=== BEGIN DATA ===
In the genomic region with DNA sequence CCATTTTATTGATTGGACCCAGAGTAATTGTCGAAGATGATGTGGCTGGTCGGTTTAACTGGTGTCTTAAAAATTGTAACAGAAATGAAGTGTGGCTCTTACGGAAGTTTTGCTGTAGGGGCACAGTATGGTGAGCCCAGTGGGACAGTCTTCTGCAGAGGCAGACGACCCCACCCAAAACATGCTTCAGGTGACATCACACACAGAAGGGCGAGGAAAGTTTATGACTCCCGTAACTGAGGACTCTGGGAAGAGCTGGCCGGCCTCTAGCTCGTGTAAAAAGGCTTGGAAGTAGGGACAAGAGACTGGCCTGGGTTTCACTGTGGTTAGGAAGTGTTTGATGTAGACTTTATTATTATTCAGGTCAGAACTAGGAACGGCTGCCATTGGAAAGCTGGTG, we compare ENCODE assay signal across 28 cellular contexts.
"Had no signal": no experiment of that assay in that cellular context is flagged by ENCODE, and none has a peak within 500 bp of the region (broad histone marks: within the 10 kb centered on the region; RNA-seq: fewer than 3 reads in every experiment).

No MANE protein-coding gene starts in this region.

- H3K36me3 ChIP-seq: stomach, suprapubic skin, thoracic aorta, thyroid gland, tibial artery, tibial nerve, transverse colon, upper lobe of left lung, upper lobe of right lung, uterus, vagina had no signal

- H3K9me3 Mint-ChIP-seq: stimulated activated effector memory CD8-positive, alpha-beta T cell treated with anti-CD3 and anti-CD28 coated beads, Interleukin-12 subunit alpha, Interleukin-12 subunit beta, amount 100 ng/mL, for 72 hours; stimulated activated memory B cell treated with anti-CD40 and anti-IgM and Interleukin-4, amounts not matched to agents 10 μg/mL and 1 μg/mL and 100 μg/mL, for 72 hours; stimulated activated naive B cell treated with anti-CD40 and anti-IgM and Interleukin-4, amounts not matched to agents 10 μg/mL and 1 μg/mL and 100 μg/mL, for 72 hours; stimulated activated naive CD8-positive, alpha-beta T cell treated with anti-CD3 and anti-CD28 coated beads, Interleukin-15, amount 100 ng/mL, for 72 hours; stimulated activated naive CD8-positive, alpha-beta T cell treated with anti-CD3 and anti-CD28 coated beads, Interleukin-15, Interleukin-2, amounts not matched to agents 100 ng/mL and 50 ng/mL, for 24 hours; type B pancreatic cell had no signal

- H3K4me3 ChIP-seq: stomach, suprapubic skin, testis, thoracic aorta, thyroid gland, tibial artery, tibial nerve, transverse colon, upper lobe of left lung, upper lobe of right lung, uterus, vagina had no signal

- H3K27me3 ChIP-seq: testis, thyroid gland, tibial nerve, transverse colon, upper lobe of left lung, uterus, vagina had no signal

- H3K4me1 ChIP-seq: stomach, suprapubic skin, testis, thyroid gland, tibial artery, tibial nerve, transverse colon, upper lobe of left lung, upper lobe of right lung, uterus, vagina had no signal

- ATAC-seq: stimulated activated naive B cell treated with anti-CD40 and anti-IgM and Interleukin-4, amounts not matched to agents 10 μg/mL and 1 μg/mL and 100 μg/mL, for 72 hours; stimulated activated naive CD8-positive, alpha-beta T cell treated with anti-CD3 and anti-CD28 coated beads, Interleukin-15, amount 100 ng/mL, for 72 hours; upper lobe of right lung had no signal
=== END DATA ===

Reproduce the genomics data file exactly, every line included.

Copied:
In the genomic region with DNA sequence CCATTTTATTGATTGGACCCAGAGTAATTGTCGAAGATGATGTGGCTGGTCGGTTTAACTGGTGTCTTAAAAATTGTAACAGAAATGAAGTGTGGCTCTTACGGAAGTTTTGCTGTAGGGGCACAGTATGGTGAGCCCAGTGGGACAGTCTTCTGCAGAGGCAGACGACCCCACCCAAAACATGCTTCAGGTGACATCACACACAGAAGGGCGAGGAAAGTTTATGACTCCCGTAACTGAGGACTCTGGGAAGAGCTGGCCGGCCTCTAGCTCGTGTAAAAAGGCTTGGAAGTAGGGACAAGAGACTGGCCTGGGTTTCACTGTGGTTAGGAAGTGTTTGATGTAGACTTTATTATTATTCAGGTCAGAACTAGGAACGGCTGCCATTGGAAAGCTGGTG, we compare ENCODE assay signal across 28 cellular contexts.
"Had no signal": no experiment of that assay in that cellular context is flagged by ENCODE, and none has a peak within 500 bp of the region (broad histone marks: within the 10 kb centered on the region; RNA-seq: fewer than 3 reads in every experiment).

No MANE protein-coding gene starts in this region.

- H3K36me3 ChIP-seq: stomach, suprapubic skin, thoracic aorta, thyroid gland, tibial artery, tibial nerve, transverse colon, upper lobe of left lung, upper lobe of right lung, uterus, vagina had no signal

- H3K9me3 Mint-ChIP-seq: stimulated activated effector memory CD8-positive, alpha-beta T cell treated with anti-CD3 and anti-CD28 coated beads, Interleukin-12 subunit alpha, Interleukin-12 subunit beta, amount 100 ng/mL, for 72 hours; stimulated activated memory B cell treated with anti-CD40 and anti-IgM and Interleukin-4, amounts not matched to agents 10 μg/mL and 1 μg/mL and 100 μg/mL, for 72 hours; stimulated activated naive B cell treated with anti-CD40 and anti-IgM and Interleukin-4, amounts not matched to agents 10 μg/mL and 1 μg/mL and 100 μg/mL, for 72 hours; stimulated activated naive CD8-positive, alpha-beta T cell treated with anti-CD3 and anti-CD28 coated beads, Interleukin-15, amount 100 ng/mL, for 72 hours; stimulated activated naive CD8-positive, alpha-beta T cell treated with anti-CD3 and anti-CD28 coated beads, Interleukin-15, Interleukin-2, amounts not matched to agents 100 ng/mL and 50 ng/mL, for 24 hours; type B pancreatic cell had no signal

- H3K4me3 ChIP-seq: stomach, suprapubic skin, testis, thoracic aorta, thyroid gland, tibial artery, tibial nerve, transverse colon, upper lobe of left lung, upper lobe of right lung, uterus, vagina had no signal

- H3K27me3 ChIP-seq: testis, thyroid gland, tibial nerve, transverse colon, upper lobe of left lung, uterus, vagina had no signal

- H3K4me1 ChIP-seq: stomach, suprapubic skin, testis, thyroid gland, tibial artery, tibial nerve, transverse colon, upper lobe of left lung, upper lobe of right lung, uterus, vagina had no signal

- ATAC-seq: stimulated activated naive B cell treated with anti-CD40 and anti-IgM and Interleukin-4, amounts not matched to agents 10 μg/mL and 1 μg/mL and 100 μg/mL, for 72 hours; stimulated activated naive CD8-positive, alpha-beta T cell treated with anti-CD3 and anti-CD28 coated beads, Interleukin-15, amount 100 ng/mL, for 72 hours; upper lobe of right lung had no signal